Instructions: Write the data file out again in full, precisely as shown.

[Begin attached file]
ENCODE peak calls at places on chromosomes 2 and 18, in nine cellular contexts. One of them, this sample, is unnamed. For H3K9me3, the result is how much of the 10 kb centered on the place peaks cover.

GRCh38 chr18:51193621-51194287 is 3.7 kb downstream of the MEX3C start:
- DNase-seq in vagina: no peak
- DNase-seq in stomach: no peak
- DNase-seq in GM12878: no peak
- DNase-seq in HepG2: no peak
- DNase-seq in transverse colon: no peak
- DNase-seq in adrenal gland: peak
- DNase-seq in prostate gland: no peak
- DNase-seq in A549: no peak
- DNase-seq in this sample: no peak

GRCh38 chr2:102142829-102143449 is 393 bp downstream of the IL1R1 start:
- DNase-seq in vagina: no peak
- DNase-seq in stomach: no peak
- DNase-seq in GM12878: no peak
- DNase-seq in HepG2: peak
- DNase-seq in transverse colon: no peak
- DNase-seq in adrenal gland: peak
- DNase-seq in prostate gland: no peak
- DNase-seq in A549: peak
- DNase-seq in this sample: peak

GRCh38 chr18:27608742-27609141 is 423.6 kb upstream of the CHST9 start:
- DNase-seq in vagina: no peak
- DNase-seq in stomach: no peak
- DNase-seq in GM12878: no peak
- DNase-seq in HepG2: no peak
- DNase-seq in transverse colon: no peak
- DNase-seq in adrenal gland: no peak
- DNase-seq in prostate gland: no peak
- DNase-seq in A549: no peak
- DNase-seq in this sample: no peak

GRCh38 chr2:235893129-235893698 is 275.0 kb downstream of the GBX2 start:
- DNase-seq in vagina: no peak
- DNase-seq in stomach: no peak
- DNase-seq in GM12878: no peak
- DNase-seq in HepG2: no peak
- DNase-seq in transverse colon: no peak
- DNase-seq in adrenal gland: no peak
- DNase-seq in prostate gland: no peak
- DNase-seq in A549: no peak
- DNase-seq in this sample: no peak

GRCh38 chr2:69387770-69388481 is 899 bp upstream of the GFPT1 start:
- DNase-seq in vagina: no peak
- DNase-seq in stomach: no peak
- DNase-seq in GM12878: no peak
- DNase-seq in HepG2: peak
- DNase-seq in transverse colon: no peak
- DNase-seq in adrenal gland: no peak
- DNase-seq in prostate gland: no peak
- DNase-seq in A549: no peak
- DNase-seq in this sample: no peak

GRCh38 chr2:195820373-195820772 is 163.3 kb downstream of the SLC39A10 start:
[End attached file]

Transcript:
ENCODE peak calls at places on chromosomes 2 and 18, in nine cellular contexts. One of them, this sample, is unnamed. For H3K9me3, the result is how much of the 10 kb centered on the place peaks cover.

GRCh38 chr18:51193621-51194287 is 3.7 kb downstream of the MEX3C start:
- DNase-seq in vagina: no peak
- DNase-seq in stomach: no peak
- DNase-seq in GM12878: no peak
- DNase-seq in HepG2: no peak
- DNase-seq in transverse colon: no peak
- DNase-seq in adrenal gland: peak
- DNase-seq in prostate gland: no peak
- DNase-seq in A549: no peak
- DNase-seq in this sample: no peak

GRCh38 chr2:102142829-102143449 is 393 bp downstream of the IL1R1 start:
- DNase-seq in vagina: no peak
- DNase-seq in stomach: no peak
- DNase-seq in GM12878: no peak
- DNase-seq in HepG2: peak
- DNase-seq in transverse colon: no peak
- DNase-seq in adrenal gland: peak
- DNase-seq in prostate gland: no peak
- DNase-seq in A549: peak
- DNase-seq in this sample: peak

GRCh38 chr18:27608742-27609141 is 423.6 kb upstream of the CHST9 start:
- DNase-seq in vagina: no peak
- DNase-seq in stomach: no peak
- DNase-seq in GM12878: no peak
- DNase-seq in HepG2: no peak
- DNase-seq in transverse colon: no peak
- DNase-seq in adrenal gland: no peak
- DNase-seq in prostate gland: no peak
- DNase-seq in A549: no peak
- DNase-seq in this sample: no peak

GRCh38 chr2:235893129-235893698 is 275.0 kb downstream of the GBX2 start:
- DNase-seq in vagina: no peak
- DNase-seq in stomach: no peak
- DNase-seq in GM12878: no peak
- DNase-seq in HepG2: no peak
- DNase-seq in transverse colon: no peak
- DNase-seq in adrenal gland: no peak
- DNase-seq in prostate gland: no peak
- DNase-seq in A549: no peak
- DNase-seq in this sample: no peak

GRCh38 chr2:69387770-69388481 is 899 bp upstream of the GFPT1 start:
- DNase-seq in vagina: no peak
- DNase-seq in stomach: no peak
- DNase-seq in GM12878: no peak
- DNase-seq in HepG2: peak
- DNase-seq in transverse colon: no peak
- DNase-seq in adrenal gland: no peak
- DNase-seq in prostate gland: no peak
- DNase-seq in A549: no peak
- DNase-seq in this sample: no peak

GRCh38 chr2:195820373-195820772 is 163.3 kb downstream of the SLC39A10 start: